Thursday, 31 July 2014

Nylabone survival rates

Daisy and Cybi had a really decent attempt at wrecking their Nylabone chews when they first got them, but after a few days' intensive effort they both somewhat lost interest. I'd been sort of expecting it, while I've never had dogs that could get that excited about them before - maybe something to do with the taste disappearing, or the fact that stuff they *aren't* supposed to be chewing is always going to be far more attractive than stuff they've been given to chew.

Not sure how clear this is, but the pic shows about 3 days of decent effort by two smallish collies, working fairly consistently.

Anyway, I've found two ways to interest them back in these chews. The first relies on greed - the addition of a bit of peanut butter and then put the whole lot in the freezer for a while to create a nylabone-peanut butter-icepop is going down very well especially while the weather is warm.

The second route to getting them back interested will be a surprise to absolutely no one who owns more than one dog. You just have to play with the nylabone and dog #1, which makes dog #2 instantly want the nylabone because it's suddenly become the most exciting thing in the world. Repeat as required. We have had an entertaining day in the Crazy Collie household of playing with chews, culminating in each of them marching off with a different nylabone to different corners of the living room, where they chewed for long enough that I actually got some work done...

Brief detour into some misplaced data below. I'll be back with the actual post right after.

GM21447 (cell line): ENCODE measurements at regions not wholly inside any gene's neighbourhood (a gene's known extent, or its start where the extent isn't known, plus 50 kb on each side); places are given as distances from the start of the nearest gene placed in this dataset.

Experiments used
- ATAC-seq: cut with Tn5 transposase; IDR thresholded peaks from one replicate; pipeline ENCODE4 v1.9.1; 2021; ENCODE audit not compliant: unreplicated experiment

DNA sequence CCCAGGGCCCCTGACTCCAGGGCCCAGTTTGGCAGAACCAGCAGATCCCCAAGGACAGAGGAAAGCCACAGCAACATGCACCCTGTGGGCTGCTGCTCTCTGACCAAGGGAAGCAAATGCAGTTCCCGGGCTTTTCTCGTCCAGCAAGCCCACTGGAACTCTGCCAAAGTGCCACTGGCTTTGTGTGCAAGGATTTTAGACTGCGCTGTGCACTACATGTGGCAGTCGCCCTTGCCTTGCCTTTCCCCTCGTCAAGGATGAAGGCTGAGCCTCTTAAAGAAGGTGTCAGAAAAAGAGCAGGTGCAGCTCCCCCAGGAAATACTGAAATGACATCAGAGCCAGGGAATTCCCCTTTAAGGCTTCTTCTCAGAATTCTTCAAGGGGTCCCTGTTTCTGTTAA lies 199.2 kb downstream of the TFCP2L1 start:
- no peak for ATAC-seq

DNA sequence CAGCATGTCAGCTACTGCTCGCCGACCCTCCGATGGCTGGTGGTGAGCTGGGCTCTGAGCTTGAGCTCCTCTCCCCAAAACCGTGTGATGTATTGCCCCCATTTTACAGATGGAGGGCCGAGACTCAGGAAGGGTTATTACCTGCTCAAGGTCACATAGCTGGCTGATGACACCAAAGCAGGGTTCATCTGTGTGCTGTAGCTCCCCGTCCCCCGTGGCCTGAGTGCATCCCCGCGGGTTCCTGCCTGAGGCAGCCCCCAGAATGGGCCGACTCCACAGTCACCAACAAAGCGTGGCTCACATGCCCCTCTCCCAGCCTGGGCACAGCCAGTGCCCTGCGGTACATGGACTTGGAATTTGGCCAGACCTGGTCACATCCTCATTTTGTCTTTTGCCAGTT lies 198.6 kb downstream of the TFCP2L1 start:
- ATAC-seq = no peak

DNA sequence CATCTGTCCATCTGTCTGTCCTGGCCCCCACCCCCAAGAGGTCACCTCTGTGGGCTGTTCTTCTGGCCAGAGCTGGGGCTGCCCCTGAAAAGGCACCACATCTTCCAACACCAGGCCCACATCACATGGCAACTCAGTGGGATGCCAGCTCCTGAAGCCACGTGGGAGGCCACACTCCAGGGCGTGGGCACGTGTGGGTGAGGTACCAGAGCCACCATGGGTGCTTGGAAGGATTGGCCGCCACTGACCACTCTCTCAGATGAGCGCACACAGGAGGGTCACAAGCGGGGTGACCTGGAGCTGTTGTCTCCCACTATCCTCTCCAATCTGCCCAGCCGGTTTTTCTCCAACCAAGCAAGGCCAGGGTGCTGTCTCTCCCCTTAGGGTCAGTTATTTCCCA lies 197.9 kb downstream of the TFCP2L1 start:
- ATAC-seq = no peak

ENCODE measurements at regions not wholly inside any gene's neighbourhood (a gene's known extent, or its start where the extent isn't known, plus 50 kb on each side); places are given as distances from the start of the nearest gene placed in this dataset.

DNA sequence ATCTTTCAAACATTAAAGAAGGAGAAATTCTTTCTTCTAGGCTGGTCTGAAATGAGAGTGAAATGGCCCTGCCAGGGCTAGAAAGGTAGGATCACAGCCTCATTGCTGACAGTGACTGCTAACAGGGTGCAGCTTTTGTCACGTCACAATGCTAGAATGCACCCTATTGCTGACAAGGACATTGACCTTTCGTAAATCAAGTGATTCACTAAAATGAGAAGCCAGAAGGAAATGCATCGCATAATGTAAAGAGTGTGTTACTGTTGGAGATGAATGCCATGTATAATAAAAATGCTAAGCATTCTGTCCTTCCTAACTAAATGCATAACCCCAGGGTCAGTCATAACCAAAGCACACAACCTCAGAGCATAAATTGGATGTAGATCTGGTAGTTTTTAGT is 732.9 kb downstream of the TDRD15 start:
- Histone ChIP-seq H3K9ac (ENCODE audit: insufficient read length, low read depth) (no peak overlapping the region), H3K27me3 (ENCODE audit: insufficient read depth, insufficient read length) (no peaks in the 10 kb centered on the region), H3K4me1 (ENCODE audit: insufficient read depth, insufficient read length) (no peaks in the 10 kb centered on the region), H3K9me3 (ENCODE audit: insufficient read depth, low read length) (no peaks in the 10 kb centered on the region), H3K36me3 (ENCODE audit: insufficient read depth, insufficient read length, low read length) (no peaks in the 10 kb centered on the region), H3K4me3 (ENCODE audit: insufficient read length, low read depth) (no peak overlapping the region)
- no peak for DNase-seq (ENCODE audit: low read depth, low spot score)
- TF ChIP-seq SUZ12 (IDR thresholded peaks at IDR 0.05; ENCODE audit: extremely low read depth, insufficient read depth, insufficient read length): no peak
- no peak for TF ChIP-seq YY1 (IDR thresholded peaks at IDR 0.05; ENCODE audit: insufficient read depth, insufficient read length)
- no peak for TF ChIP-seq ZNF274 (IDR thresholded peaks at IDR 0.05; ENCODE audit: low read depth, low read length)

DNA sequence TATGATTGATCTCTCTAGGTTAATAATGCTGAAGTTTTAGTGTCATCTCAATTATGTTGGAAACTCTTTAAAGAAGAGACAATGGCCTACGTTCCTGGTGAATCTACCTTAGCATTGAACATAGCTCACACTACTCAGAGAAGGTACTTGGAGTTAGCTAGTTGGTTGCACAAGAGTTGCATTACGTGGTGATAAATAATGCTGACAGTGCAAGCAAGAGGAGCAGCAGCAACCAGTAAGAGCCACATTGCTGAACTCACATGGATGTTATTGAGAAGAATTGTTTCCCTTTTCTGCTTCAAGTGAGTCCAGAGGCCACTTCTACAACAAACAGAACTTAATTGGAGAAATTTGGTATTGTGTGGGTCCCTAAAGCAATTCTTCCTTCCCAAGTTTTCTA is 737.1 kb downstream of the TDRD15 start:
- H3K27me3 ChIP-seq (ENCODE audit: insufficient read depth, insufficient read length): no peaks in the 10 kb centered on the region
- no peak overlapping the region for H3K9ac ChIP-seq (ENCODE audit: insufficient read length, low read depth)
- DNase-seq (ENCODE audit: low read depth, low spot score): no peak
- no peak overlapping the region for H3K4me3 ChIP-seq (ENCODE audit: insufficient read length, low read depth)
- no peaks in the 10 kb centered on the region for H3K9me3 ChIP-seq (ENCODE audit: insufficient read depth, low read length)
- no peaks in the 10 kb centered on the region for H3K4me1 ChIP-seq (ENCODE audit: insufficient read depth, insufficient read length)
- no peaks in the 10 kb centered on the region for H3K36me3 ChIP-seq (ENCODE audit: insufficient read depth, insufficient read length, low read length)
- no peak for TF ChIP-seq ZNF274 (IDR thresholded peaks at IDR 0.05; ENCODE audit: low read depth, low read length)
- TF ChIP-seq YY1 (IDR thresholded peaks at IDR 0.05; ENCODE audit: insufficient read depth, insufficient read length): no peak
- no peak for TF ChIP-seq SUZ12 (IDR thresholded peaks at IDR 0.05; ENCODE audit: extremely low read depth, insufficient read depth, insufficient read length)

Tuesday, 29 July 2014

Back from the kennels

I have spent the last week over in Munich, and couldn't take Daisy and Cybi. They were originally going to be looked after by a friend, but that fell through and they ended up having to go to kennels for six days. Daisy has had the odd night in the same kennels before as a kind of "trial run" but I was a bit nervous about leaving them for that length of time and with no idea of how Cybi was going to react to being in a kennel environment.